Whether you decide that your ideal vision of the future is not worth what you think you could lose, or you decide to adopt a new way of thinking about having an ideal future, you get to be the architect of change in your own life.

 

Step 2 to Career Happiness

Happiness by Goutier Rodrigues of Flickr

 

Some people grow up believing that they can do anything. Some people have parents that reinforce this belief. When you grow up under these conditions, you develop a very friendly perception of the world. You perceive very few limits and are attuned to identifying and leveraging resources to achieve goals. You are apt to try things that other people would never attempt, simply because you have an ingrown faith that success is inevitable.

Many would consider you blessed, even charmed, and they may be resentful. Just as it is hard for them to understand why you are so lucky, it can be more difficult for you to empathize with people who suffer from career and financial shortcomings. To you, it looks like a choice.

You are not wrong, however the choice is not a conscious one.

We all run on programming that we developed at critical, impressionable stages growing up. Even two people growing up in the same household can develop very different beliefs with a different meaning they ascribe to the same event.

Last week, my challenge to those who identify a recurring, automatic belief that success is for others was to imagine yourself in your current circumstances, but in the flow. The flow is a state of being in which you feel that just by being your fabulous, highest self, things are working out perfectly.

Perhaps your commute to work has green lights all the way. There is a parking spot right up close. Nobody comes to talk to you for 15 minutes while you evaluate and plan out your day. The meeting you dreaded has been rescheduled. That person you’ve been trying to reach has returned your message. The challenge that you were working through last week has a viable solution. The week you requested off has been approved. The project you and your team successfully completed has received high accolades and has been noticed by key players in your organization. Your boss now wants to talk to you about growth opportunities. Everyone you speak with is picking up on your positive vibes and returning them with friendly gestures and offers to help. You end your day having satisfied your list of tasks, and even made headway on some strategic initiatives that will help you gain even more visibility and credibility. On your commute home, your favorite song comes on the radio, and you sing like no one is watching, even though they are. You get home to a peaceful, clean house or apartment and your favorite meal, courtesy of someone you love. After spending some time engaging in a favorite pastime, you excitedly take a look at your day ahead, and rest easy knowing everything is as it should be.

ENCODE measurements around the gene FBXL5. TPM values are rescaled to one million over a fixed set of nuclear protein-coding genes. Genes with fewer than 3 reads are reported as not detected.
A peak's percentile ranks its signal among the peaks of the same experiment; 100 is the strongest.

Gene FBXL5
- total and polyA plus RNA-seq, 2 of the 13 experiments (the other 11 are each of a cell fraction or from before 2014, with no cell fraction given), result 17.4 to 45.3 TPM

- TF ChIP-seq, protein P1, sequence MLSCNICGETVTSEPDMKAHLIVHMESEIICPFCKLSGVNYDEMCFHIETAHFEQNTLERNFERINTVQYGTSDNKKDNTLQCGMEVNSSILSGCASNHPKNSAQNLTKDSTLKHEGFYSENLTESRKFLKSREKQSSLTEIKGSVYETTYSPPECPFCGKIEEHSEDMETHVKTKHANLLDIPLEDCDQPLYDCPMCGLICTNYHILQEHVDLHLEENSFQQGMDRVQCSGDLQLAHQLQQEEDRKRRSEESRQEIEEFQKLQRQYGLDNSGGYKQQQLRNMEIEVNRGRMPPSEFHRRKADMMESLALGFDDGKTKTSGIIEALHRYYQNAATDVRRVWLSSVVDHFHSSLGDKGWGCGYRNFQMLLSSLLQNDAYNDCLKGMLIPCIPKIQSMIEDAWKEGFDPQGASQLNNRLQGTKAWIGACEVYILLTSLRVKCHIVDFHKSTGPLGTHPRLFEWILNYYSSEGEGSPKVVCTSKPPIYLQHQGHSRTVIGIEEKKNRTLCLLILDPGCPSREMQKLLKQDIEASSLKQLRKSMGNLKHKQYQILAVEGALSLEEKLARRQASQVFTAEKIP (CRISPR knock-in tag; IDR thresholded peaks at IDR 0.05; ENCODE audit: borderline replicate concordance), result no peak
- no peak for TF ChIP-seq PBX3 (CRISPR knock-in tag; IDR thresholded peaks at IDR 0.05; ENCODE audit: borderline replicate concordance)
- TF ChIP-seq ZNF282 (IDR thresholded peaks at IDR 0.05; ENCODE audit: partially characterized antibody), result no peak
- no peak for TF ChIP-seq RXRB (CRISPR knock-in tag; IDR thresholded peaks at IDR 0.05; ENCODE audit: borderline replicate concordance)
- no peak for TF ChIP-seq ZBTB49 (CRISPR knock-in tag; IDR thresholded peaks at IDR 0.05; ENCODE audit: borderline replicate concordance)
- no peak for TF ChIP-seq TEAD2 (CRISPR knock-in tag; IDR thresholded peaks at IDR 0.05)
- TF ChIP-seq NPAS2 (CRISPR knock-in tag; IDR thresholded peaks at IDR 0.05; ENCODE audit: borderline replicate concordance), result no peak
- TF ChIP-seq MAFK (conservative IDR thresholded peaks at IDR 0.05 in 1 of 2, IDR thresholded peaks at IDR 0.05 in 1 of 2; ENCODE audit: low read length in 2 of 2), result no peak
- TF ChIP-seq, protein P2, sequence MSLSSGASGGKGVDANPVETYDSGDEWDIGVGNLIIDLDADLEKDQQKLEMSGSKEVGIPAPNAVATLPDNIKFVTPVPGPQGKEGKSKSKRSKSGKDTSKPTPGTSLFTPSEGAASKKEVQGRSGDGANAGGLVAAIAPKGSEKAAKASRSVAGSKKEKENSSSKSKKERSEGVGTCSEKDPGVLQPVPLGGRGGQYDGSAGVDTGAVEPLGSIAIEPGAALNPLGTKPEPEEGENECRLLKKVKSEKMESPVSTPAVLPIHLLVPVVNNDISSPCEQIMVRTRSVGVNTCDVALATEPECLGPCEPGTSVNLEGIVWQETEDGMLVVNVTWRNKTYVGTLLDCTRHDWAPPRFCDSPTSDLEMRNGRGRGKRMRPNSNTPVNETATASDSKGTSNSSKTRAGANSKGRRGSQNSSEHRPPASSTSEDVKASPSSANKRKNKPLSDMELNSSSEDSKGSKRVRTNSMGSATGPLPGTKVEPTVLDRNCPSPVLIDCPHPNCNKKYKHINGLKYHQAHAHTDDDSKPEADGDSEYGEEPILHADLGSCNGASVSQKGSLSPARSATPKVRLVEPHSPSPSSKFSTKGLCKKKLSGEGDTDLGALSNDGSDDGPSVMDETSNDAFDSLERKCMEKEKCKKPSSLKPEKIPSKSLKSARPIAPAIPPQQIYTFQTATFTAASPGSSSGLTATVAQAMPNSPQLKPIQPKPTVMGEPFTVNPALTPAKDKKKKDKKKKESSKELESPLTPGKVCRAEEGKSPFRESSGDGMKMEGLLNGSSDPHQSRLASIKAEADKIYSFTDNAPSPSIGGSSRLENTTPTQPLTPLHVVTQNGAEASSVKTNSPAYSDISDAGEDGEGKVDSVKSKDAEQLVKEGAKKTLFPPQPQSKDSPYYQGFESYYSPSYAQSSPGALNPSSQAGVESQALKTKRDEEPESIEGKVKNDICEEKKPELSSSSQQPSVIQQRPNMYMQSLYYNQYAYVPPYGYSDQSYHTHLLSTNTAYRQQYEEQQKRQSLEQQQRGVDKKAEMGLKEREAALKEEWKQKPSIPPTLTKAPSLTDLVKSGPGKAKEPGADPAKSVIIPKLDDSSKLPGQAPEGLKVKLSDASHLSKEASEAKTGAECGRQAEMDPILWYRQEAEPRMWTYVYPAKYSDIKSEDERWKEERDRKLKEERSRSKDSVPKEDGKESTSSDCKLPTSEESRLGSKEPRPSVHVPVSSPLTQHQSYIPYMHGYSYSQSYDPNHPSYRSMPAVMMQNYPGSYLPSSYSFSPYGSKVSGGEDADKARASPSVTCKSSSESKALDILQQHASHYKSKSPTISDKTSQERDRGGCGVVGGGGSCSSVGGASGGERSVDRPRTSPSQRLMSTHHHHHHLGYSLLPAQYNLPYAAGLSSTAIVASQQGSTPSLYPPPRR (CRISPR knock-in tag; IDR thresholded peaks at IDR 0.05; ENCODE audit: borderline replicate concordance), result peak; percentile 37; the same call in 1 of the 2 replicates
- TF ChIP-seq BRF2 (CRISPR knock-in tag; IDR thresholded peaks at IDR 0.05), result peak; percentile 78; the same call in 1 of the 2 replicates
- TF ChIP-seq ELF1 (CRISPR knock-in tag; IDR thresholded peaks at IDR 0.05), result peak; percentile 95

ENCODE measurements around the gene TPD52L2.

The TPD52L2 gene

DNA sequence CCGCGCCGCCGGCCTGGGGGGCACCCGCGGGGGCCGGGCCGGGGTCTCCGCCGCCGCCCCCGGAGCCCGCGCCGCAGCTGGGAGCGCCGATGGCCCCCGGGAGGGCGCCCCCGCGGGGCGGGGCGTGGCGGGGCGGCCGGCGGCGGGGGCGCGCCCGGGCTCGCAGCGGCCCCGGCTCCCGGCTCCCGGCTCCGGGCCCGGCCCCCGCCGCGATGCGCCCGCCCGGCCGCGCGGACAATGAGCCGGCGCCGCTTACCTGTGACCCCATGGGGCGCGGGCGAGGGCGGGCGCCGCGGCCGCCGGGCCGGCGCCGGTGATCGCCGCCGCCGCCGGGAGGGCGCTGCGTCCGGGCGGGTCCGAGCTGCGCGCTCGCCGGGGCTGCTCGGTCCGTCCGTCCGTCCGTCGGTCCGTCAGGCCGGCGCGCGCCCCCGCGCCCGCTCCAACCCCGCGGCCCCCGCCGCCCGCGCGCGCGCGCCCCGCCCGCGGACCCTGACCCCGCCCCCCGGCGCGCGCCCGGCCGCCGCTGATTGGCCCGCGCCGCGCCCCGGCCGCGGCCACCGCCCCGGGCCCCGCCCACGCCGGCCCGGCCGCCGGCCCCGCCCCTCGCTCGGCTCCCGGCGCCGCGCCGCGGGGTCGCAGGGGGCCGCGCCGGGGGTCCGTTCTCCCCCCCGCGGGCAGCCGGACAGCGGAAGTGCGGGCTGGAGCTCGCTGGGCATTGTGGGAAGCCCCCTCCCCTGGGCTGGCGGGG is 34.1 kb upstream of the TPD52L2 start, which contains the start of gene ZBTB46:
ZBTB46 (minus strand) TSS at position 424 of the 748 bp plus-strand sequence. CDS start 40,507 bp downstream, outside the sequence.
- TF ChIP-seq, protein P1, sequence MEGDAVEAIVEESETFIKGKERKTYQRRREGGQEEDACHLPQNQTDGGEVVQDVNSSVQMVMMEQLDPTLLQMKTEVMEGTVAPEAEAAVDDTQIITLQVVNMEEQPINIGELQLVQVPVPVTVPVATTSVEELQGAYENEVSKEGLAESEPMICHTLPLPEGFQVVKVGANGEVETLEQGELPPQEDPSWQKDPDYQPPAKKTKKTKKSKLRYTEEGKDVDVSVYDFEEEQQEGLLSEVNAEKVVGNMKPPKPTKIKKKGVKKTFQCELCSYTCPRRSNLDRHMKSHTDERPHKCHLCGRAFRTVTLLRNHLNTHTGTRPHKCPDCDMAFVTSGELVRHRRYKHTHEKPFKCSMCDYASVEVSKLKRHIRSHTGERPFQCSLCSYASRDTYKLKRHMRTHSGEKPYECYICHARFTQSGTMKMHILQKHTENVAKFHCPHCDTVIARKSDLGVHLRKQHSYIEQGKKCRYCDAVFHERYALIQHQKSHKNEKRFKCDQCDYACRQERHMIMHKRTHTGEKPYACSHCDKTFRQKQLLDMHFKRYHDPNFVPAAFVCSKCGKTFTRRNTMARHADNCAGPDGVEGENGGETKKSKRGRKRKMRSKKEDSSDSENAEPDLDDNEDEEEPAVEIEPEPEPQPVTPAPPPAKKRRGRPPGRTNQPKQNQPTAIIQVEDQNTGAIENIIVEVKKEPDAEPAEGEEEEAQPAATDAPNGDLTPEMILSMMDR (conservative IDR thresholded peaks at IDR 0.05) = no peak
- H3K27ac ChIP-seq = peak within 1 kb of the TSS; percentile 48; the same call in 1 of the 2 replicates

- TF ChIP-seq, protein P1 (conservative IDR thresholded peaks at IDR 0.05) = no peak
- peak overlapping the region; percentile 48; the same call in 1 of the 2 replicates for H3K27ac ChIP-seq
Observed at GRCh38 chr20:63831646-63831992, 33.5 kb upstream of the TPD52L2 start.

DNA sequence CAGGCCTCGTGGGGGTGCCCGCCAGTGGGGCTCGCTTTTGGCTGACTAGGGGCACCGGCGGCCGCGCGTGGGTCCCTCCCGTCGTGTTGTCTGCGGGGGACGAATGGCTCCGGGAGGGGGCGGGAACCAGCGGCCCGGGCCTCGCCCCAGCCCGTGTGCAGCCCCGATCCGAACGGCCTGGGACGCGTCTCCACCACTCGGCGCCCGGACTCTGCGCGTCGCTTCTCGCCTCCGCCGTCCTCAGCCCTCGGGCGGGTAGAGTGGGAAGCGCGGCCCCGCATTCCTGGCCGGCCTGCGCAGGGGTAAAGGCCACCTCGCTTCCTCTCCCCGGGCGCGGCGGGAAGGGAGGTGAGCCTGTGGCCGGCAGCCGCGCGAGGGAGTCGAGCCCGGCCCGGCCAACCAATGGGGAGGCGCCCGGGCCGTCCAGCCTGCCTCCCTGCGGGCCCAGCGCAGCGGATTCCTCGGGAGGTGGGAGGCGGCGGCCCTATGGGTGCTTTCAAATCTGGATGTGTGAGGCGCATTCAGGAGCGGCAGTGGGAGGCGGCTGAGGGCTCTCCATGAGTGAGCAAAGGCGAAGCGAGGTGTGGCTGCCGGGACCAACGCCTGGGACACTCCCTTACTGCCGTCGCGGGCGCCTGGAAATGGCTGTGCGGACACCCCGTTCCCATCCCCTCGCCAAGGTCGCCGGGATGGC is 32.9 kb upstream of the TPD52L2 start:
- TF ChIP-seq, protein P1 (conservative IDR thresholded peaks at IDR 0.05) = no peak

Have you ever had a day like this?

If not, or if it has been a while, the first step is visualizing your day to go exactly as you want it to.

Practice it every night and or morning for a week, and then start this new exercise:

Visualize your ideal day with the circumstances you perceive to be ideal.

Perhaps you no longer commute, and instead work from home or from anywhere. Perhaps instead of speaking with grumpy customers all day who complain about a poor product your company makes, you are onboard and supporting clients who love what your company has helped them do. Perhaps instead of having a boss who rarely offers support and guidance, you are working underneath one of the most brilliant minds in business and she invests an hour or two each week to coach you on how to get to the next level. Maybe instead of following someone else’s rules that do not make any sense, you are architecting the best practices and standard operating procedures that are helping your organization run über efficiently and effectively.

Sometimes we think that we envy someone else’s situation, and then we put ourselves in it and realize there are things about their situation that we would not want.

I have a client who thought his ideal employers were in the city, which would have been an hour or longer commute every day, after running a company from home for many years. He took a job in the interim that was still a significant commute, but much shorter than the city. He realized in the first week of having that job, and not having seen his three-year-old for several days in a row, that working for those employers in the city would not have made him happy.

Now that he knows this, he has a greater peace and empowerment around his choices. He can more confidently invest his time and energy into a next step that will make him happy at home and at work.

His homework is the same as yours – once you have spent a week visualizing yourself in your current circumstances in the flow, spend a week visualizing ideal circumstances, from wake up time to sleep time.

The best time to do this is in the morning when your conscious and subconscious mind are still closely connected. You may also choose to do this as you go to bed, though sometimes I can get myself so excited that I do not sleep as well.

This exercise alone does not stop those recurring beliefs that success is for other people. You will still want to notice them, and when you do, go back into your visualization, but affirm for yourself that this is possible for you.

 

If that feat is very challenging, ask yourself why it isn’t possible for you.

Are these answers truth, or story?